THE WEEDS ARE WAKING UP Weeds grow in every season and they are now showing up in rows and beds. The very best way to control the population of weeds is pull them up by the root and throw them out of the garden. Pull them up when they are small. Morning Glory and Lamb’s Quarters are always the first weeds to show up in early spring. They are also easy to see and pull up before they overtake the garden plot.

PLANTING A LAZY MAN’S POTATO PATCH IN EARLY APRIL This is a simple way to grow a bed or row of Irish potatoes that anyone can do and expect success. Simply dig out or til the area where you desire to set out a row or bed of potatoes. When the soil is prepared, dig furrows about ten inches deep and pour in a layer of peat moss. Plant whole seed potatoes, not pieces that have been cut because this causes mold and rot. Plant potatoes about twelve inches apart, add another layer of peat moss and then cover it with soil and tamp down the soil. water with a spray can and dig under the vines for clean potatoes. While the vines are growing, add some liquid fertilizer every ten days.

THE DOGWOOD TREES ARE IN THE BUD STAGE The Dogwoods are showing plenty of signs of life as their buds are popping out, in just a couple weeks they will begin full bloom and cover the spring landscape with a layer of white and pink.

THE FIRST MOW OF THE EARLY SPRING GRASS As the month of April begins, so does the season of mowing and trimming the lawn. Spring grass usually has plenty of moisture so it’s best to wait until mid-afternoon to begin mowing operations. Dry grass is much easier to and keeps rust from forming under the mower’s housing. Dry grass also comes out of the chute cleaner without piling up and making a mess all over the lawn. Check the lawn each time before you mow and make sure there are no sticks, twigs or rocks and litter for the lawn mower blade to run over and cause dullness and damage to the blade.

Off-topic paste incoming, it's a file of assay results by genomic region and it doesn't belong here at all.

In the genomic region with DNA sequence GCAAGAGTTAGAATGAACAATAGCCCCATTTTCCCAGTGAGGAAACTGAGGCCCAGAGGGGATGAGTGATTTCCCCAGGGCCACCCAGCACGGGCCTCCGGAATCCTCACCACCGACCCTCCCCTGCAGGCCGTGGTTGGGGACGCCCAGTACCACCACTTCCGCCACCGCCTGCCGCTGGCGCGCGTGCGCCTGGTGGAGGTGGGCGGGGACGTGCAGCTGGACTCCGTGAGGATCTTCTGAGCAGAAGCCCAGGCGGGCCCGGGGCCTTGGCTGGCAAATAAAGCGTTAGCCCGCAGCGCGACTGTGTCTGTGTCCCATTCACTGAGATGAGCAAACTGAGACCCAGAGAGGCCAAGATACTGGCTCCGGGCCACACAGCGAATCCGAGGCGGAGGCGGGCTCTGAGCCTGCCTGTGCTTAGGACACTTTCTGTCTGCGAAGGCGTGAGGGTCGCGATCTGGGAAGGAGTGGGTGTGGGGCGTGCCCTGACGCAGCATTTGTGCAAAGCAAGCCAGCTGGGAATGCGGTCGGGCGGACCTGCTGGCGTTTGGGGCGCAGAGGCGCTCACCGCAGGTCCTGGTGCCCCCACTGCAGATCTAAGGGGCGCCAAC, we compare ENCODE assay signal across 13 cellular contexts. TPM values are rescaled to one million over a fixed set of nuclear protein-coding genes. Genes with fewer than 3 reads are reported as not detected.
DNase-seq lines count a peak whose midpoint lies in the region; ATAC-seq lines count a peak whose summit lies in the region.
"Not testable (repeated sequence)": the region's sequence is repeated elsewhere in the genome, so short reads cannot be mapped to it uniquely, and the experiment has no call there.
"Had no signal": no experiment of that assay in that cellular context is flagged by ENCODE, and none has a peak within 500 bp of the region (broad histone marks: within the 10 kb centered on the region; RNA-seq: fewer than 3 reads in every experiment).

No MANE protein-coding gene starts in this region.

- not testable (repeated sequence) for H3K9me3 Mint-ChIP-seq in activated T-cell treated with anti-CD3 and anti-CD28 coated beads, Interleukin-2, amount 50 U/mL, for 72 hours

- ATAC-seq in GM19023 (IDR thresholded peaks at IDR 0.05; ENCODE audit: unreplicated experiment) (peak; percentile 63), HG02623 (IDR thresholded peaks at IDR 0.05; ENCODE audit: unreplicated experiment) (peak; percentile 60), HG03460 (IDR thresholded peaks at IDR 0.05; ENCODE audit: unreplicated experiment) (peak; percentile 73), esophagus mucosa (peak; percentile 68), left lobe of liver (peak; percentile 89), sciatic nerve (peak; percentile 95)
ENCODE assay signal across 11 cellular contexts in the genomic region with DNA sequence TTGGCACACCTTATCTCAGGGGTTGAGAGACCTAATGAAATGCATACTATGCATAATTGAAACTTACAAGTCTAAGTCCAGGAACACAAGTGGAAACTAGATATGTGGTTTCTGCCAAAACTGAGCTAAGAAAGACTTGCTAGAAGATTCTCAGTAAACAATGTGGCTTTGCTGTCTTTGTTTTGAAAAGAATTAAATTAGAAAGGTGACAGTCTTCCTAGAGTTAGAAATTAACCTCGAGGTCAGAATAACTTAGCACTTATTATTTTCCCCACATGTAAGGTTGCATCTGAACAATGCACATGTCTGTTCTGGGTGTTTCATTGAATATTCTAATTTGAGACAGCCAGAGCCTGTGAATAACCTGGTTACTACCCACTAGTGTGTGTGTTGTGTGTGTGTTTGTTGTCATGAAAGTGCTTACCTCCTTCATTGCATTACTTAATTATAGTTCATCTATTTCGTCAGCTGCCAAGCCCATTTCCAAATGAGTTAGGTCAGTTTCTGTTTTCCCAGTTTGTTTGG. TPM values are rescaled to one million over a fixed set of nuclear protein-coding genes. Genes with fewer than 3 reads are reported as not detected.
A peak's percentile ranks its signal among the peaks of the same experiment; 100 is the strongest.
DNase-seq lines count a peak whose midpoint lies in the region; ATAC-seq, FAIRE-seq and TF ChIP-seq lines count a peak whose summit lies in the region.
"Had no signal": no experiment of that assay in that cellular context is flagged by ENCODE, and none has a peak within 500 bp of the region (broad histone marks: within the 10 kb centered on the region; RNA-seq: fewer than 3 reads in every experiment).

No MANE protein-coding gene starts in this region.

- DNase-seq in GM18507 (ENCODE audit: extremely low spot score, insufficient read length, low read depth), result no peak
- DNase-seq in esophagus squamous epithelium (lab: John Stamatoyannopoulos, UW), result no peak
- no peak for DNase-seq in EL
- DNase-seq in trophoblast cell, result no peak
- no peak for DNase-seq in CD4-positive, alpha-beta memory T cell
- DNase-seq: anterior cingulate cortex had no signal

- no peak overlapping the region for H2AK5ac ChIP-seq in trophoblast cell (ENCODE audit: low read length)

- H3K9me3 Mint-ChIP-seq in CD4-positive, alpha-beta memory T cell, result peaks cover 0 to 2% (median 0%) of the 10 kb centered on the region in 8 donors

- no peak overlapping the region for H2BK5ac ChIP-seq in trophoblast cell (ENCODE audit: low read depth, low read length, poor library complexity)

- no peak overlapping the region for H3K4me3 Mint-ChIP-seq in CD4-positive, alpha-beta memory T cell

APRIL ALMANAC As you already know, tomorrow is April Fool’s day. There will be a new moon in the western sky at sunset Thursday, April 7, 2016 and the moon reaches it’s first quarter on Wednesday, April 13, 2016. Thomas Jefferson’s Birthday will be Wednesday, April 13, 2016. The moon will be full on the night of Friday, April 22, 2016 and the name of this moon is “Full Pink Moon”. The moon reaches it’s last quarter on Friday, April 29, 2016. National Arbor Day is Friday, April 29, 2016.

STILL TIME FOR A BED OR ROW OF ONION SETS The cool nights of early April will cause a row of onion sets to quickly thrive and be ready for the salad bowl in about 45 days. You can choose from red, white or yellow sets. A pound will cost less than three dollars. Sow them in a furrow about two or three inches apart and cover with a layer of soil.

EARLY SPRING AND A ROW OR BED OF SPRING GREENS Greens planted in early spring provide a quick vegetable harvest. Spring greens are sweeter than Autumn greens and produce a harvest in less than 45 days. You can plant curly mustard greens by themselves or mix them with kale, rape, tendergreen, broad leaf, curly kale, Siberian kale, turnip. You can purchase seed by the ounce for around two dollars. Greens can be planted in rows or broadcast in a row or bed. It’s easier to harvest when planted in rows.

Ray Baird has been providing gardening tips to the community for years and can be reached at 336-969-9350 or at BSylvia1946@gmail.com.

http://thestokesnews.com/wp-content/uploads/2016/03/web1_Ray-Baird-3.jpg

Ray Baird

comments powered by Disqus